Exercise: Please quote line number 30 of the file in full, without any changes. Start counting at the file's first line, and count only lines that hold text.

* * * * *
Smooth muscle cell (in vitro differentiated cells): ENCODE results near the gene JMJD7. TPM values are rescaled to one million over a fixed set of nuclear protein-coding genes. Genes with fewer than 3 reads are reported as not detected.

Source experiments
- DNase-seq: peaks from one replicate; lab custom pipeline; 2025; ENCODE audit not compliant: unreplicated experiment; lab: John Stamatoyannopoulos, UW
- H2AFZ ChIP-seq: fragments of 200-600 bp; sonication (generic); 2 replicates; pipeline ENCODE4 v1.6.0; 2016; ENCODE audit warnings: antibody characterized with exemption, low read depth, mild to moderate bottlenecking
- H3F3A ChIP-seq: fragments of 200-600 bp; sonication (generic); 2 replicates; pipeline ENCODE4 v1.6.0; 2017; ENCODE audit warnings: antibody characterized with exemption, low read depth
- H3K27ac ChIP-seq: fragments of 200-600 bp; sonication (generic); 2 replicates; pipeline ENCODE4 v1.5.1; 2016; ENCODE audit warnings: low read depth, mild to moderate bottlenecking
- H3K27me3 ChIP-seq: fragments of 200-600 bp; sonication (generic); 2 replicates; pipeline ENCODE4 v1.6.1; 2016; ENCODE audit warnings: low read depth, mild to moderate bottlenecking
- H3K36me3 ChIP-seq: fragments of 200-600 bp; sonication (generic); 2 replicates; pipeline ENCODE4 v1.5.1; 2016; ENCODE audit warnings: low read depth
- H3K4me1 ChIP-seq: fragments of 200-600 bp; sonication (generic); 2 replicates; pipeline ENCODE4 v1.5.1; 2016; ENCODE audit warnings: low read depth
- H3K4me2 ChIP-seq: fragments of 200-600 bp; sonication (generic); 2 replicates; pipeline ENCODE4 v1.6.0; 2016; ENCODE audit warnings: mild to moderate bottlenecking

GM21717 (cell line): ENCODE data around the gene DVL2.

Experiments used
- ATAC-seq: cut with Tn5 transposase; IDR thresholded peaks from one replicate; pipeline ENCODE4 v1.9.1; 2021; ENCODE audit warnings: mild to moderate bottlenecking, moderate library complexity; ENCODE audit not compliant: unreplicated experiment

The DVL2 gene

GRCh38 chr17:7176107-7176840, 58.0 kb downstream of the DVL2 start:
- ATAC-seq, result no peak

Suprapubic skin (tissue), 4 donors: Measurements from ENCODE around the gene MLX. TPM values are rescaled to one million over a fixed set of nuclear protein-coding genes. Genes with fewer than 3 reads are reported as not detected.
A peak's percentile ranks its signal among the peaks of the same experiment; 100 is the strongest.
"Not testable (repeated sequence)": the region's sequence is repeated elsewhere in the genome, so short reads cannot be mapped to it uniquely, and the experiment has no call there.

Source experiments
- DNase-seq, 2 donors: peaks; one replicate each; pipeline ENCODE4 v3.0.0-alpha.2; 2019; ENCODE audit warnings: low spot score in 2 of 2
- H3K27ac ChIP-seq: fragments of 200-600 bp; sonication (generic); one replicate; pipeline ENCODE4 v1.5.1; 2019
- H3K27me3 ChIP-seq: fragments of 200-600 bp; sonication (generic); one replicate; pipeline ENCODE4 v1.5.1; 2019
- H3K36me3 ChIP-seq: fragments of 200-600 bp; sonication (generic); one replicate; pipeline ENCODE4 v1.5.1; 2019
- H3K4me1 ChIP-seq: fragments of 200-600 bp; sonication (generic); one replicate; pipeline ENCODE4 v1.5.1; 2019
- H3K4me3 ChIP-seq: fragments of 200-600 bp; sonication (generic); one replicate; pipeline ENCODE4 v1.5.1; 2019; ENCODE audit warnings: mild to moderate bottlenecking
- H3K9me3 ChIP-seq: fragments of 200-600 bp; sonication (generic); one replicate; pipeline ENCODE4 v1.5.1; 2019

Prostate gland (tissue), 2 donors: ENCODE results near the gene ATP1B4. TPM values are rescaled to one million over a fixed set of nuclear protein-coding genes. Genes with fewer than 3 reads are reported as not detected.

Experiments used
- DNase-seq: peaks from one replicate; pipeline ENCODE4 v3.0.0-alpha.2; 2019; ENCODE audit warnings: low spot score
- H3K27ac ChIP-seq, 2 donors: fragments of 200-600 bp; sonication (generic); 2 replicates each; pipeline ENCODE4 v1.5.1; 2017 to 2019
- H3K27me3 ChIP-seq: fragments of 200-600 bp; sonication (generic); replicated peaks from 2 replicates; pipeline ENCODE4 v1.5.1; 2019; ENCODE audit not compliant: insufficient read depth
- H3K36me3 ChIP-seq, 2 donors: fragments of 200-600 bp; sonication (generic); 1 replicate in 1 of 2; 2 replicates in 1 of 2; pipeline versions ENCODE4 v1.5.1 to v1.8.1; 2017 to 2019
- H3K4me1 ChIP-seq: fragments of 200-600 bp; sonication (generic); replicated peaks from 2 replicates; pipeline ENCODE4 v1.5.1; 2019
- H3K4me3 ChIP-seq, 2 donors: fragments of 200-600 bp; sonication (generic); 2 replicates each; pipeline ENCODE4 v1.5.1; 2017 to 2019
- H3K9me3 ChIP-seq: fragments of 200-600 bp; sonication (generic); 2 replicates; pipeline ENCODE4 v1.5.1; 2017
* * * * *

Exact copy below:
- DNase-seq: peaks from one replicate; pipeline ENCODE4 v3.0.0-alpha.2; 2019; ENCODE audit warnings: low spot score